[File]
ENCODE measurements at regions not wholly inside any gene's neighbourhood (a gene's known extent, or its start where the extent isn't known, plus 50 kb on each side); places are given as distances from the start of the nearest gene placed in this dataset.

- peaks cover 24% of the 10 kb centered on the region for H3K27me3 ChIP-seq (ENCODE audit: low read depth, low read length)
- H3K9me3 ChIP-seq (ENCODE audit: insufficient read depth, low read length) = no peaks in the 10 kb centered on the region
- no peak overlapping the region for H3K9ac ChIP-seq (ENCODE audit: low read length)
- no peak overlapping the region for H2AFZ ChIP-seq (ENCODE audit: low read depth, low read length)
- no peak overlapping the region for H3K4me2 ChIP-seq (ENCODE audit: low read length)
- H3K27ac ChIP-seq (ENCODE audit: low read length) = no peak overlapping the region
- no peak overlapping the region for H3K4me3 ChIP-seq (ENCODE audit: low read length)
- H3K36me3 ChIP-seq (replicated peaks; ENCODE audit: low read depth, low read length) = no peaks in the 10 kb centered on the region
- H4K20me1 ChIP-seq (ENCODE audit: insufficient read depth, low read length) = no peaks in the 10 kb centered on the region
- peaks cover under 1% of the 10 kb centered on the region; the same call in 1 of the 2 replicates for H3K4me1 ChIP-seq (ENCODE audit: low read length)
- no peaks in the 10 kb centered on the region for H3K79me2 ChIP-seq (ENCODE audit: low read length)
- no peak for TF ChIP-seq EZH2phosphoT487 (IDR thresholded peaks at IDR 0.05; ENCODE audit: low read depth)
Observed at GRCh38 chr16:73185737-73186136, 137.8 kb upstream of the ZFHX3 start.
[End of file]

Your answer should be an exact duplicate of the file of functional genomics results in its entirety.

ENCODE measurements at regions not wholly inside any gene's neighbourhood (a gene's known extent, or its start where the extent isn't known, plus 50 kb on each side); places are given as distances from the start of the nearest gene placed in this dataset.

- peaks cover 24% of the 10 kb centered on the region for H3K27me3 ChIP-seq (ENCODE audit: low read depth, low read length)
- H3K9me3 ChIP-seq (ENCODE audit: insufficient read depth, low read length) = no peaks in the 10 kb centered on the region
- no peak overlapping the region for H3K9ac ChIP-seq (ENCODE audit: low read length)
- no peak overlapping the region for H2AFZ ChIP-seq (ENCODE audit: low read depth, low read length)
- no peak overlapping the region for H3K4me2 ChIP-seq (ENCODE audit: low read length)
- H3K27ac ChIP-seq (ENCODE audit: low read length) = no peak overlapping the region
- no peak overlapping the region for H3K4me3 ChIP-seq (ENCODE audit: low read length)
- H3K36me3 ChIP-seq (replicated peaks; ENCODE audit: low read depth, low read length) = no peaks in the 10 kb centered on the region
- H4K20me1 ChIP-seq (ENCODE audit: insufficient read depth, low read length) = no peaks in the 10 kb centered on the region
- peaks cover under 1% of the 10 kb centered on the region; the same call in 1 of the 2 replicates for H3K4me1 ChIP-seq (ENCODE audit: low read length)
- no peaks in the 10 kb centered on the region for H3K79me2 ChIP-seq (ENCODE audit: low read length)
- no peak for TF ChIP-seq EZH2phosphoT487 (IDR thresholded peaks at IDR 0.05; ENCODE audit: low read depth)
Observed at GRCh38 chr16:73185737-73186136, 137.8 kb upstream of the ZFHX3 start.